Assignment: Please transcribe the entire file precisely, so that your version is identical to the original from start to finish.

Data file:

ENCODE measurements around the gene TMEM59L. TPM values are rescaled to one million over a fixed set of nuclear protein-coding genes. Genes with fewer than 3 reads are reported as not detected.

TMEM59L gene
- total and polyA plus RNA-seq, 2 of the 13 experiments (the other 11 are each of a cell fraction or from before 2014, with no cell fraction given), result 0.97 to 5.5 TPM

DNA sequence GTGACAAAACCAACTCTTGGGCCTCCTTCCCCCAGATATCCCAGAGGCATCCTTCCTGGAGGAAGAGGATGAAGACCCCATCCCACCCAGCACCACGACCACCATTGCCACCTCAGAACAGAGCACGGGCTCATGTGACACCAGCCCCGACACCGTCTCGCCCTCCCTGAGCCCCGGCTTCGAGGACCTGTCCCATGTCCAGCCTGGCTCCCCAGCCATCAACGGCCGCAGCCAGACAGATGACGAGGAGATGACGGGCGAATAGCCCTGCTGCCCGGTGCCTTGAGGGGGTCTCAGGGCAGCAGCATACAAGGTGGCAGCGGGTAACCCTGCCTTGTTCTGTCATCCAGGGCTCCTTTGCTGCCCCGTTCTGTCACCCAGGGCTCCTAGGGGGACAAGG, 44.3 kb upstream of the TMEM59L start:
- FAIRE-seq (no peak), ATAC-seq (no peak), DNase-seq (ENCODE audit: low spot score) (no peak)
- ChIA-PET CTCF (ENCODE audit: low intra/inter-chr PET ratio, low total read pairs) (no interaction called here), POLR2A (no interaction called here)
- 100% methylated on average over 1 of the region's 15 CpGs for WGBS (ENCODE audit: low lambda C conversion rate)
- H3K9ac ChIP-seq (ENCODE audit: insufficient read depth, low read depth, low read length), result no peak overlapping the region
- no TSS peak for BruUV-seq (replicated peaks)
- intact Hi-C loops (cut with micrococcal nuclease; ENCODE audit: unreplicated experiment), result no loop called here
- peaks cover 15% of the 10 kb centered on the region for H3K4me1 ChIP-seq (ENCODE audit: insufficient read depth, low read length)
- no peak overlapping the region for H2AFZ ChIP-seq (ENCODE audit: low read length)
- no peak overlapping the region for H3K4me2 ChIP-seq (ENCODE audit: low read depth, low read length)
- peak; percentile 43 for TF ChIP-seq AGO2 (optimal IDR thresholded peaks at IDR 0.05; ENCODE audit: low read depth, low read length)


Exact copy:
ENCODE measurements around the gene TMEM59L. TPM values are rescaled to one million over a fixed set of nuclear protein-coding genes. Genes with fewer than 3 reads are reported as not detected.

TMEM59L gene
- total and polyA plus RNA-seq, 2 of the 13 experiments (the other 11 are each of a cell fraction or from before 2014, with no cell fraction given), result 0.97 to 5.5 TPM

DNA sequence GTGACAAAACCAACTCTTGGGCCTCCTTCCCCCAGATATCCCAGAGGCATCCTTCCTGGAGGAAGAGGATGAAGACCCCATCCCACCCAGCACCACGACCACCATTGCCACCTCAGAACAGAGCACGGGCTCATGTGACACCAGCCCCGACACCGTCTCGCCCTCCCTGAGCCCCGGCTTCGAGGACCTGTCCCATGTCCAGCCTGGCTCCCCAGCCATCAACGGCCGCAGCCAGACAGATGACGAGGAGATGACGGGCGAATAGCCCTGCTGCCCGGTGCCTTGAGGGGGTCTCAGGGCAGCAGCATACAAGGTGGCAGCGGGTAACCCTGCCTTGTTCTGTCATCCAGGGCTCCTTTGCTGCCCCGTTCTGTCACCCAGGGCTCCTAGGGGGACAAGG, 44.3 kb upstream of the TMEM59L start:
- FAIRE-seq (no peak), ATAC-seq (no peak), DNase-seq (ENCODE audit: low spot score) (no peak)
- ChIA-PET CTCF (ENCODE audit: low intra/inter-chr PET ratio, low total read pairs) (no interaction called here), POLR2A (no interaction called here)
- 100% methylated on average over 1 of the region's 15 CpGs for WGBS (ENCODE audit: low lambda C conversion rate)
- H3K9ac ChIP-seq (ENCODE audit: insufficient read depth, low read depth, low read length), result no peak overlapping the region
- no TSS peak for BruUV-seq (replicated peaks)
- intact Hi-C loops (cut with micrococcal nuclease; ENCODE audit: unreplicated experiment), result no loop called here
- peaks cover 15% of the 10 kb centered on the region for H3K4me1 ChIP-seq (ENCODE audit: insufficient read depth, low read length)
- no peak overlapping the region for H2AFZ ChIP-seq (ENCODE audit: low read length)
- no peak overlapping the region for H3K4me2 ChIP-seq (ENCODE audit: low read depth, low read length)
- peak; percentile 43 for TF ChIP-seq AGO2 (optimal IDR thresholded peaks at IDR 0.05; ENCODE audit: low read depth, low read length)